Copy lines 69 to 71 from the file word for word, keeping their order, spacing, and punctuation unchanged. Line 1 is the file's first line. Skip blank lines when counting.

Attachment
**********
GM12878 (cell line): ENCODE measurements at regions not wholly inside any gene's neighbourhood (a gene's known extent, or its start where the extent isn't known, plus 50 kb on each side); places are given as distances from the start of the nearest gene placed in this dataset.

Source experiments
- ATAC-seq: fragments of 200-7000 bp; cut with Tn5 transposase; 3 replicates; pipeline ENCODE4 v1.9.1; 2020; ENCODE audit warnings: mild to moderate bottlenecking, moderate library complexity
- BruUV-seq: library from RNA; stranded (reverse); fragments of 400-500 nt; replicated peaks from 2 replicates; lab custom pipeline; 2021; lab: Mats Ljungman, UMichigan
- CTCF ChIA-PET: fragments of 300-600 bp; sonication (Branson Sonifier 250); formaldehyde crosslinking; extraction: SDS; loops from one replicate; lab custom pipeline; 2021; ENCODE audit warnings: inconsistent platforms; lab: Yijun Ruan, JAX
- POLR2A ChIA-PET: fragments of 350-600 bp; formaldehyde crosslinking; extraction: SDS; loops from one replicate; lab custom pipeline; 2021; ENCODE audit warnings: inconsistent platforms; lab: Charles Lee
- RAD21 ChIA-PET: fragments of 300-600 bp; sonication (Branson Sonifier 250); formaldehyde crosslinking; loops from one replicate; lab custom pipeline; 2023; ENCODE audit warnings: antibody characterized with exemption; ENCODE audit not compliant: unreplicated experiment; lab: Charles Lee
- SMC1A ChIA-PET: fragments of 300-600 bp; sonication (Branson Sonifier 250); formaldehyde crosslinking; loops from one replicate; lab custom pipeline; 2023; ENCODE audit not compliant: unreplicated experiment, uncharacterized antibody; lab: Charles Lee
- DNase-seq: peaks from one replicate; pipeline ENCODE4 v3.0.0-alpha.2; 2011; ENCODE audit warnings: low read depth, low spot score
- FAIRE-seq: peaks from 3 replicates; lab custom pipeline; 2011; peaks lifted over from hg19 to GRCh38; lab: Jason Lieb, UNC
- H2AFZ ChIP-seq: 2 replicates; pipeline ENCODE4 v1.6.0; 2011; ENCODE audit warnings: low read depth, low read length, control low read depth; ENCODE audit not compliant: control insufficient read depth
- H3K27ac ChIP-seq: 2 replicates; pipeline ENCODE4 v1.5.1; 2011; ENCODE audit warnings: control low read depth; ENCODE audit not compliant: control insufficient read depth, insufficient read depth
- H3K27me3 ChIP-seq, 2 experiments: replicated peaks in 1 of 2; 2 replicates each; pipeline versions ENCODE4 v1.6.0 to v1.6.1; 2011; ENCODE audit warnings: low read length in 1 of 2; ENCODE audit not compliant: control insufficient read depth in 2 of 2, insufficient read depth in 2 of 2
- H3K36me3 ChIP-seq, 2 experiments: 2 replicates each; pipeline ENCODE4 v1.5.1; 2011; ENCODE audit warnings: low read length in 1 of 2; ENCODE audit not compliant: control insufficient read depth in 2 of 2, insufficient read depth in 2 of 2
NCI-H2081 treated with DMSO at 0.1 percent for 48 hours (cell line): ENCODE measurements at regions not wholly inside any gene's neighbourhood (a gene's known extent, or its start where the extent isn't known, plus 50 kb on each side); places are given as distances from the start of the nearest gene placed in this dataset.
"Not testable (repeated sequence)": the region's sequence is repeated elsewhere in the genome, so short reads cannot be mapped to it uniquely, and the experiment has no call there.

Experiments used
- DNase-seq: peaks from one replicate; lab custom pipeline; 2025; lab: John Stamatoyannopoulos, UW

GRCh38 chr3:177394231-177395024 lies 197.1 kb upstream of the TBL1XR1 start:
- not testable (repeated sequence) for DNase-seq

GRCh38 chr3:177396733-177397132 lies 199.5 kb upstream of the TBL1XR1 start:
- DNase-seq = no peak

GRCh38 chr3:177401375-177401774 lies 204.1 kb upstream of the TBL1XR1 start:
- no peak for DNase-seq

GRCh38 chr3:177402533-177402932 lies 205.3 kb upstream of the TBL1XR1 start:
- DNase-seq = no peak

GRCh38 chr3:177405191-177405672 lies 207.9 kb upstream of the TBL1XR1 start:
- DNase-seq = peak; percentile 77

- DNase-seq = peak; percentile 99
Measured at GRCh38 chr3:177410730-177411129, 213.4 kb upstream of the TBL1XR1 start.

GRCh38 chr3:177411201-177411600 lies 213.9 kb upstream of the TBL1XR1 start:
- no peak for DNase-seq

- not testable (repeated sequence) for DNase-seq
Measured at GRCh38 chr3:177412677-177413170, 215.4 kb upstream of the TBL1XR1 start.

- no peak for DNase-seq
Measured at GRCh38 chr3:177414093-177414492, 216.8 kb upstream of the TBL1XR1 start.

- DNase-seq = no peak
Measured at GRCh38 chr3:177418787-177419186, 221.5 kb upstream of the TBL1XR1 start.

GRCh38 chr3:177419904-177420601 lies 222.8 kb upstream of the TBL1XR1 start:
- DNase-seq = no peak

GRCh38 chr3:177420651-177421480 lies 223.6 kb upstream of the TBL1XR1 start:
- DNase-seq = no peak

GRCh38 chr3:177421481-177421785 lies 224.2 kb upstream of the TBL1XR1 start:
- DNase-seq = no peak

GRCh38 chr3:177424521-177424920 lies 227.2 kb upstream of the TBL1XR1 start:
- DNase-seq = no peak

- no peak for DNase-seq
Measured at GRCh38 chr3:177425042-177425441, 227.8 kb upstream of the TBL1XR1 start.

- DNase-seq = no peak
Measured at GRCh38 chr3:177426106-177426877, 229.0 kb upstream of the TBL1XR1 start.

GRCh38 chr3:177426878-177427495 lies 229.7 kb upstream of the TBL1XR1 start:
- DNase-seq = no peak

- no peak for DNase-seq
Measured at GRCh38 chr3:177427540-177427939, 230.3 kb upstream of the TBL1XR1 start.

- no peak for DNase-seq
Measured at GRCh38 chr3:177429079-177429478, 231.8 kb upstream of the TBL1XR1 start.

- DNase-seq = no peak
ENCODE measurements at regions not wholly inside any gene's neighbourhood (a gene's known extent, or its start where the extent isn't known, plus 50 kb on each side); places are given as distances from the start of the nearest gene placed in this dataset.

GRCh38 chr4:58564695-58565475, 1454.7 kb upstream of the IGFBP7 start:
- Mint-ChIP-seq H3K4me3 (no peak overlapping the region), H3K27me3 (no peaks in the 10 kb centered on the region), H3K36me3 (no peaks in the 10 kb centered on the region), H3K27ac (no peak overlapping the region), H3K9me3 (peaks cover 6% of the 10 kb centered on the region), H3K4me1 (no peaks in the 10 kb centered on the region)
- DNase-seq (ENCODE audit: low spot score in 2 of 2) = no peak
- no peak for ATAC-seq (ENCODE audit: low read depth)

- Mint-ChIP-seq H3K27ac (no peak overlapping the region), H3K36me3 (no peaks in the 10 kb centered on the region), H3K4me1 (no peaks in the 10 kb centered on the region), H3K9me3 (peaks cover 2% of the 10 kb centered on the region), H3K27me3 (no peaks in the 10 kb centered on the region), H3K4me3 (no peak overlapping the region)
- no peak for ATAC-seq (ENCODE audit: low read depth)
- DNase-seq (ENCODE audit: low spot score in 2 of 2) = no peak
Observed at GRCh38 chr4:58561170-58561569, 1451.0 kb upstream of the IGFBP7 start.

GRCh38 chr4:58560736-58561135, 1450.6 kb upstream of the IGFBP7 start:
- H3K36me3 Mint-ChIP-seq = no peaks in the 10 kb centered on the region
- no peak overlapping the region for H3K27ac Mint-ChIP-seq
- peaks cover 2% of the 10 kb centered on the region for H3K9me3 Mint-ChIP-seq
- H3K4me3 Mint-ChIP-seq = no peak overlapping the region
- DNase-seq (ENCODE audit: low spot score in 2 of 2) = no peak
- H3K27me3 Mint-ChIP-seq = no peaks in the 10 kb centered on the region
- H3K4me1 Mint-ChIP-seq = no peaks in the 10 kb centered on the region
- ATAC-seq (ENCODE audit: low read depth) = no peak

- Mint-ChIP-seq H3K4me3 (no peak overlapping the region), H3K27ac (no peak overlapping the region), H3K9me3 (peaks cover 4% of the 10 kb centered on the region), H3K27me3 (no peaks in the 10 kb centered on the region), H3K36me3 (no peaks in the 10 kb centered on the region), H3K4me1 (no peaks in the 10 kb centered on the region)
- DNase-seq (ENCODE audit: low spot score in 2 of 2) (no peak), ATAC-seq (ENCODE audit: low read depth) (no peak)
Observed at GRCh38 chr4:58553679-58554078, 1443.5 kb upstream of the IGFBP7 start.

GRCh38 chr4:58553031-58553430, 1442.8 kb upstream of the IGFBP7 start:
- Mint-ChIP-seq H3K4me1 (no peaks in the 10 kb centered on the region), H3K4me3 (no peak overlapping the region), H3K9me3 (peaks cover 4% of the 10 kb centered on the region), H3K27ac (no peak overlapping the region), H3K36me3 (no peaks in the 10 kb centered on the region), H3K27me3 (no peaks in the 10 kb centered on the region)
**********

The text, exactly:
- no peak overlapping the region for H3K27ac Mint-ChIP-seq
- peaks cover 2% of the 10 kb centered on the region for H3K9me3 Mint-ChIP-seq
- H3K4me3 Mint-ChIP-seq = no peak overlapping the region